Rabbi Samuel Eliezer Halevi Edeles was born in Posen about the middle of the sixteenth century. He lived at a time when there were very great Talmud scholars, and he took his place among the greatest. Even among such great lights of the exponents of the Talmud as Rabbi Joel Sirkes (the BaCH), Rabbi Meir (MaHaRaM) of Lublin, Rabbi Mordecai Jaffe (the "Levush"), and others, Rabbi Samuel Edeles shone with a light of his own, for his commentary on the Talmud was unique and brilliant.
Rabbi Samuel Edeles (or Adel's) is better known by the name of MaHaRSHA (Morenu Harav Shmuel Adel's - Our Teacher Rabbi Samuel Adel's), and his famous commentary on the Talmud is so entitled-Hidushei MaHaRSHA (Hidushei meaning "New Explanations by").
He began to show his brilliant scholarship at an early age, and was chosen as a son-in-law by another famous scholar Rabbi Moshe Ashkenazi, author of Zichron Moshe. His mother-in-law Edel was famed for her virtues and charitableness. When the brilliant Rabbi Samuel was about thirty years of age, the parents of his wife founded a large Yeshivah and placed it under the deanship of their sonin-law. Rabbi Samuel conducted this Yeshivah for twenty-four years, while his mother-in-law supported the students out of her own money.
The young Rabbi Samuel became recognized by the greatest Talmudists and Rabbis of his time, and was given an honorable place in their councils and conventions.
In 1600 he published his first Hidushim anonymously. His commentaries at once became popular and were very favorably received. This greatly encouraged him, and he continued his commentaries, publishing the remaining part 11 years later.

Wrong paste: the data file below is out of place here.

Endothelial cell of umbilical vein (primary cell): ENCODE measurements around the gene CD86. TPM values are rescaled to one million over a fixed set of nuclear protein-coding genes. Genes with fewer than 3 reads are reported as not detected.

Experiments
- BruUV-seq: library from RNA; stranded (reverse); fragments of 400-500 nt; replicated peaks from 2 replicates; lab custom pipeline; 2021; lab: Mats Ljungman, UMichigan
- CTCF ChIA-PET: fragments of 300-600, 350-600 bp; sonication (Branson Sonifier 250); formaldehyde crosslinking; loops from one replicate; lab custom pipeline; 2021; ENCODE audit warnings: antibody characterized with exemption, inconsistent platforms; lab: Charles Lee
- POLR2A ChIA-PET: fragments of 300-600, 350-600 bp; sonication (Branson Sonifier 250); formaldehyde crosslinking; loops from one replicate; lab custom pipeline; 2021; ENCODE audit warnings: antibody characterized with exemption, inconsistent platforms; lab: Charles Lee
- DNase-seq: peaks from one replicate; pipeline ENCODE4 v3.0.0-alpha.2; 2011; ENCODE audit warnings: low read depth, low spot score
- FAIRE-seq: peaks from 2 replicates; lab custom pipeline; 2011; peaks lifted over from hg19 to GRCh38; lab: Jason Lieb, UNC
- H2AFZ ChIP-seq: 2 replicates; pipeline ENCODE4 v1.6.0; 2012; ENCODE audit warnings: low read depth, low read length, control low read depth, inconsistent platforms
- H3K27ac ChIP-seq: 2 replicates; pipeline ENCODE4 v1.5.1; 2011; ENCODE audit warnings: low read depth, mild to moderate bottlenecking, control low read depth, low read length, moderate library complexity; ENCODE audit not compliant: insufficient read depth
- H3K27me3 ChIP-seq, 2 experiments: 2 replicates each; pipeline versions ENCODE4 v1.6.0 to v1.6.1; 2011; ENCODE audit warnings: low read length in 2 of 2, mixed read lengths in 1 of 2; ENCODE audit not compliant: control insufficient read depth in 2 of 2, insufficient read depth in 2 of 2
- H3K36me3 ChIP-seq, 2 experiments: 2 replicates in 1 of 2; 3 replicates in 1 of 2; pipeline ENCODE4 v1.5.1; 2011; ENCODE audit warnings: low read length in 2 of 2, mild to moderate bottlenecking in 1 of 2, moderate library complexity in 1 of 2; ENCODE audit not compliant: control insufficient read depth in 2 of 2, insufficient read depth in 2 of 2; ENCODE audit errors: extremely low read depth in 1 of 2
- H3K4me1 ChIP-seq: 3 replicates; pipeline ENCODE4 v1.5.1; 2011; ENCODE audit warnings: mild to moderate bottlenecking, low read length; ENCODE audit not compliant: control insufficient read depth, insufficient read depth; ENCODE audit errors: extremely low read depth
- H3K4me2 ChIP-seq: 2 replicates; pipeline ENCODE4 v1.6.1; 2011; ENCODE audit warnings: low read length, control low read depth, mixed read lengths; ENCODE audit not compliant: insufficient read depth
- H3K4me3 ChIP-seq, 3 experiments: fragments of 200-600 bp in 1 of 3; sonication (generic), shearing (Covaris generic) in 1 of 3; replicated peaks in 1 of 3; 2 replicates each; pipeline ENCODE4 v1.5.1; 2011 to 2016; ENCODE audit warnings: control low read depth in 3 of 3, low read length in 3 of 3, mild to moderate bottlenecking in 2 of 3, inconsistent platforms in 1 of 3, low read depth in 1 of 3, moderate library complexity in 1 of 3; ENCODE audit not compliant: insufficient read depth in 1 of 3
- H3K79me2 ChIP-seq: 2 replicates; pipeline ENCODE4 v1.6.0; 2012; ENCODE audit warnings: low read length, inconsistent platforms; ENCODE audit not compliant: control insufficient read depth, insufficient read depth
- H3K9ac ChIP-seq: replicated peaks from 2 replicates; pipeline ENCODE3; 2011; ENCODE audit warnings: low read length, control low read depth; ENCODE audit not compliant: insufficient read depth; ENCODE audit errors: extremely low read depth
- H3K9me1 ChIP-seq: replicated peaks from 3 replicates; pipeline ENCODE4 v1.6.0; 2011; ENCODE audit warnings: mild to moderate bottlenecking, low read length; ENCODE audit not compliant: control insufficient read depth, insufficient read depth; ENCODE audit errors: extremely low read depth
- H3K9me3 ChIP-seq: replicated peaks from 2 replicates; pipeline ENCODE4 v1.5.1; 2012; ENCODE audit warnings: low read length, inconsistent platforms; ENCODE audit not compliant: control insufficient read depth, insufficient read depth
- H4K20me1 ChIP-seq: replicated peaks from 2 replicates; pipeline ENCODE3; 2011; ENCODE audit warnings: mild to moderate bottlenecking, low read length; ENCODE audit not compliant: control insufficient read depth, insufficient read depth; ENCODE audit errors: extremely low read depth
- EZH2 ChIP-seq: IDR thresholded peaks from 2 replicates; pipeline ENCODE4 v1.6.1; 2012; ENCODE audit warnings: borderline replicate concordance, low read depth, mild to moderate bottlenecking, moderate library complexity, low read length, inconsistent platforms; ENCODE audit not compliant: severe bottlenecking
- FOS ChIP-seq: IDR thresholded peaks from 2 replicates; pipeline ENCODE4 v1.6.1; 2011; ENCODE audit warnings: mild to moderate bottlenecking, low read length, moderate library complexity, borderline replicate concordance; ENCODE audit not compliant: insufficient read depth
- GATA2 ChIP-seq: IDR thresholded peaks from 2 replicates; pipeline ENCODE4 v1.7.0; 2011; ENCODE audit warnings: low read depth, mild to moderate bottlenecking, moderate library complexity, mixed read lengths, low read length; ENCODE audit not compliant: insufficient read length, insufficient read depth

In 1610 he received a call to become the Rabbi of the important community of Chelm, where he served for four years. From there he was called to an even greater community, that of Lublin, where he also headed the famous Yeshivah in that city. His next post was in Tictin, and the remainder of his life he spent as Rabbi of Ostrog and head of the Yeshivah there. There he died on the 5th day of Kislev in the year 5392 (1631).
As already mentioned, Rabbi Samuel Edeles became especially famous for his commentaries on the Talmud, both on Halachah (the legal element of the Talmud) and Hagadah (the Ethical part of the Talmud). The latter were published in 1627.
His commentaries reveal his unusual mental brilliance and extensive knowledge of the whole Talmud. They are unique in method and approach which are bent upon a straightforward attempt to grasp he plain and logical meaning of the text of the Talmud, without indulging in hair-splitting juggling of various passages of he Talmud.
In his treatment of the Agadah he addresses the need for full acceptance of the teachings of our Sages, and is opposed to those scholars who treated them as pure parables and ethical fairy-tales. Even though some of the stories of the Agadic part of the Talmud are beyond our comprehension, we must accept them in deep faith, "for their knowledge was greater and deeper than ours."
Not merely for his great learning, but also for his great qualities of character has Rabbi Samuel loved respected by all. He was very modest, as can be seen from the fact that he did not at first disclose that he was the author of his commentaries. His house was always open for the needy, and his door is said to have had the following inscription, taken from job: "No stranger shall stay overnight outside; my door is open for every guest.
Rabbi Samuel's commentary has become so popular, that it is printed in all the standard editions of the Talmud, and is regarded as a "must" for all Talmud scholars.
Rabbi Samuel Eliezer ben Judah Edeles stands out as one of the greatest of out great, who has contributed immensely to the spreading of the knowledge of the Talmud and the preservation of our faith and traditions among our people.